Whatever The Process Leading To IHM Building Fee Will Ultimately Be Considered Fair
To The Editor:
As a 35-year resident of Old Ayer Road and a neighbor of Don Priest, then Andrew Rosenberger, and finally Indian Hill Music Center, I feel that the current controversy over the Indian Hill Music Center is unfair and misleading.
Allow me to sketch a brief history. When Don Priest died, many people feared that his property would go for development and one of the most beautiful open spaces in Groton would be ruined. Fortunately, Andrew Rosenberger stepped in and negotiated a deal with the Town of Groton and the State of Massachusetts to purchase the property at a steep discount with an agricultural restriction.
For many years his orchard thrived. He started a pick-your-own operation with hayrides provided by our mutual neighbor Roy MacGregor. These fall Saturdays were so successful that people came out from Boston and miles around to bring their children and have a wonderful day in the country. The traffic was so crowded that the Rosenbergers wound up hiring off-duty police to manage it and the slow-moving hay wagons. We did not mind the inconvenience.
Then Andrew got old. He was no longer able to sustain the effort required to support this ambitious enterprise. Gradually the property deteriorated. Finally he died and his son tried very hard to revive the business. He was unsuccessful and finally put the property up for sale.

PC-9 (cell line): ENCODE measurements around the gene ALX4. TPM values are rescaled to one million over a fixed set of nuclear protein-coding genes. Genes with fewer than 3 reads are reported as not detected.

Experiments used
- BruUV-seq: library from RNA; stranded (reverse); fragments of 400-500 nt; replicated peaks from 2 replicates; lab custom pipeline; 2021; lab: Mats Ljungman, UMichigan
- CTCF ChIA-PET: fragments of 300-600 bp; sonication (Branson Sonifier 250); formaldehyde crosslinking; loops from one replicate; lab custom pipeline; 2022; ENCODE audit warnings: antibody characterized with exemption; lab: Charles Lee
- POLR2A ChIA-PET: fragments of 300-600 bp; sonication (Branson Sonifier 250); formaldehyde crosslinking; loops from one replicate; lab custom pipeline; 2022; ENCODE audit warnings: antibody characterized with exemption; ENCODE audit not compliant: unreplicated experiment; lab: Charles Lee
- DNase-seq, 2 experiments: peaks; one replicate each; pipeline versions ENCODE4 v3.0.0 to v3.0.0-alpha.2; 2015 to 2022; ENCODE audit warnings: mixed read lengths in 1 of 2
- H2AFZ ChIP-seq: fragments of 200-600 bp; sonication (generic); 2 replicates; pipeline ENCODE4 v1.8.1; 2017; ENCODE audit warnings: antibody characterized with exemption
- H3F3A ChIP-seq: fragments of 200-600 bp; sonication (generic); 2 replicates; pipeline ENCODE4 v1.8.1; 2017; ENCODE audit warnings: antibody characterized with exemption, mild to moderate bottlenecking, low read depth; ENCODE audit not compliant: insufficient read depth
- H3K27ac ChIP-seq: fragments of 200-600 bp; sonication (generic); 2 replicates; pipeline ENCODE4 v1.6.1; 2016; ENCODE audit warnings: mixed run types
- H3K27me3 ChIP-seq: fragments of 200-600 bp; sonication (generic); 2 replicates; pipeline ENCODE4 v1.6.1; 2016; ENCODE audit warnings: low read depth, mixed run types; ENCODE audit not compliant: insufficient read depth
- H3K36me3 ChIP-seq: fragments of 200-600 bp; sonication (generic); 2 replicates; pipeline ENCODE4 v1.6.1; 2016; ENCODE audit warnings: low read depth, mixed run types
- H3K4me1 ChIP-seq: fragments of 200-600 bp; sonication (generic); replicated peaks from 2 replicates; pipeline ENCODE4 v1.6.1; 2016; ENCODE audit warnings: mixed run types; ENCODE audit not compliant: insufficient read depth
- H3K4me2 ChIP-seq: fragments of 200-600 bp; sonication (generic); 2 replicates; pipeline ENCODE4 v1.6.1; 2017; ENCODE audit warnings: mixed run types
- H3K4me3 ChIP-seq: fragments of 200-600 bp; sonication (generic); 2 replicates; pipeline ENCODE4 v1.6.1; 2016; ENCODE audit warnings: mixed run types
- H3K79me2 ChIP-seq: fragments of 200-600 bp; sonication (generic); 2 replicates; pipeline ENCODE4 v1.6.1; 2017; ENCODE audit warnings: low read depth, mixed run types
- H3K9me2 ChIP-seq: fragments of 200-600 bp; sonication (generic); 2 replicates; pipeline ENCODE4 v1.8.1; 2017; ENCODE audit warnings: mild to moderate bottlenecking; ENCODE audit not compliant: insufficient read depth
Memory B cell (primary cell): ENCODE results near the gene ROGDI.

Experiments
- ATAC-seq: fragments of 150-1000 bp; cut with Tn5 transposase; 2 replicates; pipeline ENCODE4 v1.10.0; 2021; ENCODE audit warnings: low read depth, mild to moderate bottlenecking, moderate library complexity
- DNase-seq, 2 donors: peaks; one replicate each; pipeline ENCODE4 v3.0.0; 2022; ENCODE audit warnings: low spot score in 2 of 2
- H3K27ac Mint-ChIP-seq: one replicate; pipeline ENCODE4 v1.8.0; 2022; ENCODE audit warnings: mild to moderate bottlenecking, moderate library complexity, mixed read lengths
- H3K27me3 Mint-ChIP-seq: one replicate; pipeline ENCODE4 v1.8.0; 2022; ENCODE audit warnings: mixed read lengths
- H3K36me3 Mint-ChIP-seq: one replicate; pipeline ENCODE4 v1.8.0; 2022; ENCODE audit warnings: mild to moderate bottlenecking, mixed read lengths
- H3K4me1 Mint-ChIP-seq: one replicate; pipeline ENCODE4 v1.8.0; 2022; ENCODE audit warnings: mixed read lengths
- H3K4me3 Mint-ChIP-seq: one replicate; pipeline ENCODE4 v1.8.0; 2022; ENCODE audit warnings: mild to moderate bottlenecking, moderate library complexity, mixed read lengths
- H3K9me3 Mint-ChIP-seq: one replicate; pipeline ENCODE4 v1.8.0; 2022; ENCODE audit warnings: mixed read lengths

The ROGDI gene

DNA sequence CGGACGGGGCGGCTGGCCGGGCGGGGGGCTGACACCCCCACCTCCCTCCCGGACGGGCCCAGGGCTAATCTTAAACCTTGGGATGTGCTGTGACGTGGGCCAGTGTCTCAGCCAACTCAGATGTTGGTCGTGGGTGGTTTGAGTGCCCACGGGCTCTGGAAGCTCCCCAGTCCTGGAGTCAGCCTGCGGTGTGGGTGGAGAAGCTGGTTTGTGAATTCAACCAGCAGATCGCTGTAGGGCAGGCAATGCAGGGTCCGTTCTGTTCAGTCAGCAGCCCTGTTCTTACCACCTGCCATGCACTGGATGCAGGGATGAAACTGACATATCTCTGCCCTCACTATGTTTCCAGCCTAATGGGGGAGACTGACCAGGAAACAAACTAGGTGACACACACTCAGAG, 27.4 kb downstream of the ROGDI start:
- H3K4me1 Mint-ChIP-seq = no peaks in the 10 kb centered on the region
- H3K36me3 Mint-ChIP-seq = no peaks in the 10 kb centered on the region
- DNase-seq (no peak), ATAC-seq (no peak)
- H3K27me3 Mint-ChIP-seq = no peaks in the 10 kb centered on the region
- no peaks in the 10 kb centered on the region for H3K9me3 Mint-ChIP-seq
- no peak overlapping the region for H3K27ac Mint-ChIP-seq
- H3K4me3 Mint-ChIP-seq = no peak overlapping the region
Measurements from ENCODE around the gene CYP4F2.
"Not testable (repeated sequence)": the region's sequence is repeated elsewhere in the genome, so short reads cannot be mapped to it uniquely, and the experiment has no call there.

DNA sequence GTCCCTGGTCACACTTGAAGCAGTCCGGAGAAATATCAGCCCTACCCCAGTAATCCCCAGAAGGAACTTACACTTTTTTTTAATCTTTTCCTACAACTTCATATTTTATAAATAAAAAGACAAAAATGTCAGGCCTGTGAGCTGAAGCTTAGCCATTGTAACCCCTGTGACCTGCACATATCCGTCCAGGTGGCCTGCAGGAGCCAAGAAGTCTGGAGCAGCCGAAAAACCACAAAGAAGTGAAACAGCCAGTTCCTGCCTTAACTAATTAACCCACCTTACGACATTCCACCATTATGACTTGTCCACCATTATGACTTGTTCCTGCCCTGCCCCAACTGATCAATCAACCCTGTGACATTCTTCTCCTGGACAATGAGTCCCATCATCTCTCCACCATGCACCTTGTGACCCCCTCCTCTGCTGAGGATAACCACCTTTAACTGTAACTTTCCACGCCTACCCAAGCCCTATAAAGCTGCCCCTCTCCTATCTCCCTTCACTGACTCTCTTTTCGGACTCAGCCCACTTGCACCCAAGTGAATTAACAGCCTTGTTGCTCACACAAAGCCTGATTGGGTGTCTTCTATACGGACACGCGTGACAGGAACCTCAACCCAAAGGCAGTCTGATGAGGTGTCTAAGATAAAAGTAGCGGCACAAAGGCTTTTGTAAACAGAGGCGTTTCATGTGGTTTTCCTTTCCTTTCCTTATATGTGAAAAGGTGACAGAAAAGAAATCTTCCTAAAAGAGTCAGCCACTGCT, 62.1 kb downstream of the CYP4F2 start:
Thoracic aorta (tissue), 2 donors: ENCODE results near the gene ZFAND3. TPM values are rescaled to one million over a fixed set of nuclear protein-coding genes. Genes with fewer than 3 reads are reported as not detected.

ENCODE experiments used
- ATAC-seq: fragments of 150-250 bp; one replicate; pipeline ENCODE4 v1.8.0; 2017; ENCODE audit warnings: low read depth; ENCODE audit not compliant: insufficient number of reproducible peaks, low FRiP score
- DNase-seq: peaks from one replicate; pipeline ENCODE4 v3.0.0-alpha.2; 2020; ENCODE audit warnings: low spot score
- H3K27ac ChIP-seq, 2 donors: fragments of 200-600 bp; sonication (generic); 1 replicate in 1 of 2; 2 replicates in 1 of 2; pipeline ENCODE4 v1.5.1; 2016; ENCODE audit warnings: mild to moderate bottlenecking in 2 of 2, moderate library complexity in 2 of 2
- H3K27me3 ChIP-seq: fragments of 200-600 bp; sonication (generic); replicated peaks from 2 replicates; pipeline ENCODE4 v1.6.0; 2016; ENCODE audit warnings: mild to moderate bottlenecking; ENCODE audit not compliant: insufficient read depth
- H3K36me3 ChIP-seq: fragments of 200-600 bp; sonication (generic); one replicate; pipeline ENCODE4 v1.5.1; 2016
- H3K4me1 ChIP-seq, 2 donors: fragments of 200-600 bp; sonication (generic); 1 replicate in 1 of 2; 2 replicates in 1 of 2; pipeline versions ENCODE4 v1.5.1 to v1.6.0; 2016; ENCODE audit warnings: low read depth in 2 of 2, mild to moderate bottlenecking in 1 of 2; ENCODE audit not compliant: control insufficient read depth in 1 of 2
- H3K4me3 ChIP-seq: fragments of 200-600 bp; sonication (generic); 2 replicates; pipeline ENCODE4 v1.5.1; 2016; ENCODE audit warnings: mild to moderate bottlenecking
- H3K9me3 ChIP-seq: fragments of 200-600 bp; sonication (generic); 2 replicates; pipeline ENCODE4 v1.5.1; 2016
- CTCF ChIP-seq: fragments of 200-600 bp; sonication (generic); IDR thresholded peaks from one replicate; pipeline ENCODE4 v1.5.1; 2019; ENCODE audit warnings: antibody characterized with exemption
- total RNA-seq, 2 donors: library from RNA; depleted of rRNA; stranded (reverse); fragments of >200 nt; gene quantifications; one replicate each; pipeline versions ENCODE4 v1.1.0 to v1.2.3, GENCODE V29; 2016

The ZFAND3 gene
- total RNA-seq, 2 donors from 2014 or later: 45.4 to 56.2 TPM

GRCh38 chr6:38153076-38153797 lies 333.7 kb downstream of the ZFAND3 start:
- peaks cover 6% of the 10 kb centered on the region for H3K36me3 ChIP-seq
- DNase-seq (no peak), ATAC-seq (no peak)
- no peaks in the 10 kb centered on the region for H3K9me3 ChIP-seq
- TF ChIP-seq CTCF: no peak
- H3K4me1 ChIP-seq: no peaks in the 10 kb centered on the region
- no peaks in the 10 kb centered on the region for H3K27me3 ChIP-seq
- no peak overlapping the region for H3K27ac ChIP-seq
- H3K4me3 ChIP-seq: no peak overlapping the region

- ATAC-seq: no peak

Fortunately for us, but unfortunately for him, the agricultural restriction made the property almost unsalable. As the process dragged on, the property become more and more decrepit and was overgrowing with scrub, and we (the neighbors) despaired that it would become an eyesore.
Enter Indian Hill. With Indian Hill’s purchase of the property, its fortunes reversed. At their expense, the field across the road was cleared, old trees removed, and the bottomland planted to hay. They are in the process of rebuilding the stonewall that borders the orchard on the house side of the street, to the delight of everyone who drives by and to our great relief. To say that we are grateful for their efforts and welcome their presence would be an understatement.
It is impossible for Indian Hill to say how many jobs will be created or what the ultimate financial benefit will be to the town. We have a beautiful new hotel and will soon have a world-class music center. I’m expecting that both will improve our economic climate.
Also, I must say that this is not a commercial building, considering that Indian Hill Music is a non-profit educational institution. I believe that whatever building fee negotiated, whatever the process, will ultimately be considered fair.
As a neighbor a few driveways down I welcome Indian Hill and am grateful to put up with the small inconveniences that a successful operation will produce, in order to benefit from the wonderful facility, the beautiful field and magnificent wall.
Eric S. Fisher
Old Ayer Road